Lottery-bound Hurricanes bury listless Penguins at Consol
The Penguins already have had their players-only meeting.
After a 4-1 loss to the lottery-bound Carolina Hurricanes at Consol Energy Center on Tuesday night, defenseman Brooks Orpik said he is “not too worried” about an 8-8-2 slide since the NHL broke for the Winter Olympics.
Coach Dan Bylsma waited 14 seconds before addressing that topic when asked about it in his postgame media session.
“The word ‘worried,' ” Bylsma said, “I guess when you look at the last six games and the inconsistency of our play, I don't think any player looks at that and says we're all right with that.”
Orpik, the longest-tenured Penguin, was joined only by fellow veteran defenseman Rob Scuderi and captain Sidney Crosby inside a somber dressing room as reporters entered.
Actually, winger Brian Gibbons was there, too, but unlike the other veterans at their locker stalls, he was not a member of the Penguins squads that lost in the 2008 Stanley Cup Final and returned to win it the next season.
What is happening to the Penguins is not about Gibbons, one of four players who dressed against Carolina but who were not with the club to open the season.
It is not about the league-high 479 man-games lost to injury, players and coaches have insisted.
Those players and coaches also have said it is not about a lack of urgency since around New Year's Day. The Penguins (48-23-5, 101 points) need only one point from their final six games to wrap the Metropolitan Division and the Eastern Conference's No. 2 playoff seed.
Whatever this rough patch is about seems to elude those who are part of it.
“That's one of those things about the grind — 82 games — making sure you prepare yourself mentally and make sure you're 100 percent ready,” Orpik said. “It doesn't matter what team you're playing, even if they're at the bottom of the standings. If you're not 100 percent, they can expose you and make you look pretty silly.
“That's what happened here (Tuesday night).”
The Penguins led 1-0 on winger Chris Kunitz's goal. Crosby's secondary assist gave him 100 points in a season for the fifth time.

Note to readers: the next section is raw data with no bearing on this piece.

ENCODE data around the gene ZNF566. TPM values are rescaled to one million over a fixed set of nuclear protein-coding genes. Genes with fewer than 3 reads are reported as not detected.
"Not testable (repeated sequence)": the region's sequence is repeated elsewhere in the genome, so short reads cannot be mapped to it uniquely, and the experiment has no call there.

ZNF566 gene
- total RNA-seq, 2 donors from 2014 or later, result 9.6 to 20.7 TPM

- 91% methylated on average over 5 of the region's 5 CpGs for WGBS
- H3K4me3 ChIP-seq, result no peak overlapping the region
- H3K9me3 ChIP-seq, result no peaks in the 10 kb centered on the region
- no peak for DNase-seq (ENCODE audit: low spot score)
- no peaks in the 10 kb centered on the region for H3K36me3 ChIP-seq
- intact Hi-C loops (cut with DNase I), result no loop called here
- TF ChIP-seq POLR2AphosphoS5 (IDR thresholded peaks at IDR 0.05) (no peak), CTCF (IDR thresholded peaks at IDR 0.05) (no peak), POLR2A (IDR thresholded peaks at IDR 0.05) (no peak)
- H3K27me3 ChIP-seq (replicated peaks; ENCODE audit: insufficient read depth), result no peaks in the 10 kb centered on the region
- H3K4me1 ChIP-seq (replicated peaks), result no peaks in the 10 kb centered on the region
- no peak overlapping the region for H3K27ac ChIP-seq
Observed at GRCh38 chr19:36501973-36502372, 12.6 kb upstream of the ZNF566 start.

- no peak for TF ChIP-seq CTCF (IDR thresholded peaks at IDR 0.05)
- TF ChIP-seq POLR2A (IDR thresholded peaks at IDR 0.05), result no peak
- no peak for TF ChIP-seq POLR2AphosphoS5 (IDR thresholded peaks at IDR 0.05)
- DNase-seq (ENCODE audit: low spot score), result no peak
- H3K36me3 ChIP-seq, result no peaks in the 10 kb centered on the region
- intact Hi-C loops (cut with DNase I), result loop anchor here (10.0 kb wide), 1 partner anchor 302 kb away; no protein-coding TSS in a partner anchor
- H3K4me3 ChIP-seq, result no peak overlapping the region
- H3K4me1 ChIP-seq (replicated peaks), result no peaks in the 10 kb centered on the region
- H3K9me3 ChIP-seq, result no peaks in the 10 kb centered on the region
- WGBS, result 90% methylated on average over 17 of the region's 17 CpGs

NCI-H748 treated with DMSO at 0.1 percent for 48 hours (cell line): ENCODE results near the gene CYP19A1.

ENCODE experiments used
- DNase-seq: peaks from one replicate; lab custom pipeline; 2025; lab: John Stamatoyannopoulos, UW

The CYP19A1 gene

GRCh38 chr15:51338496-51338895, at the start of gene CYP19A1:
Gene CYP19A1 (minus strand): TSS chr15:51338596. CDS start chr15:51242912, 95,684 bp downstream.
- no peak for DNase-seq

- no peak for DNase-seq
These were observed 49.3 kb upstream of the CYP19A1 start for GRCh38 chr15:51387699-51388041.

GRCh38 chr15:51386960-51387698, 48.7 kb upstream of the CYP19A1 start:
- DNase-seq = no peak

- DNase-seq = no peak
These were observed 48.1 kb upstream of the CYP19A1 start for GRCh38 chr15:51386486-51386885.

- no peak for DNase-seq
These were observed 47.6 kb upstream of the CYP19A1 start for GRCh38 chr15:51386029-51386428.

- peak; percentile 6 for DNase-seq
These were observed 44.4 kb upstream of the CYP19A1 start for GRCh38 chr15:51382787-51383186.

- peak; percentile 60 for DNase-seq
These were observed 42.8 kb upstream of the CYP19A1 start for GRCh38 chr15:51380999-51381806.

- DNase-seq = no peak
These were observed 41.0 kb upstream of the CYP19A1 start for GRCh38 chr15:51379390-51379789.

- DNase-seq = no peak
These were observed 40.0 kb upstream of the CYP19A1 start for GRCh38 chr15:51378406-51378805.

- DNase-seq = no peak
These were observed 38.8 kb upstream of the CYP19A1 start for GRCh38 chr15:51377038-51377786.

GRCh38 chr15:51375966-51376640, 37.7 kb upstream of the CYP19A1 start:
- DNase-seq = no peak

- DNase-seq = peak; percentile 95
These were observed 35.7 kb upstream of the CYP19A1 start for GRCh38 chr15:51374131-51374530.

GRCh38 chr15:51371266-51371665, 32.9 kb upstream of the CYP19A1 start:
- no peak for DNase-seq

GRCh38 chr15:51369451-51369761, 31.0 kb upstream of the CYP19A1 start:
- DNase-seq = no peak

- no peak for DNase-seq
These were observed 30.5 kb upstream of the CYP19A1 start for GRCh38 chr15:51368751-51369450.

However, Crosby's evening was more memorable for his pro wrestling-like slamming of Hurricanes defenseman Jay Harrison late in regulation, which seemingly was a first for Crosby in the NHL.
The Penguins once held a 13-1 lead in shots. That was about 12 minutes into the game.
The Hurricanes finished on a 27-18 run and rocked the Penguins for four consecutive goals.
“We kept it simple and kind of frustrated them,” said center Eric Staal, whose Hurricanes had lost in a shootout at Ottawa on Monday.
One of Carolina's goals against the Penguins — center Elias Lindholm's first of two markers in the second period — came on the power play. Nothing new for the Penguins, who were at 87.0 percent (23 for 177) on the penalty kill before the Olympics but are at 79.3 percent (46 of 58) since.
With two weeks before the start of the playoffs, the Penguins are trending like a bottom-five team on the penalty kill even though they officially are ranked fourth.
They were first overall once.
They also owned the East's best point total. They even had a shot at the NHL's best record.
A week ago, a players-only meeting was called after a listless home defeat against Phoenix. Teammates said Orpik spoke up about a lack of discipline.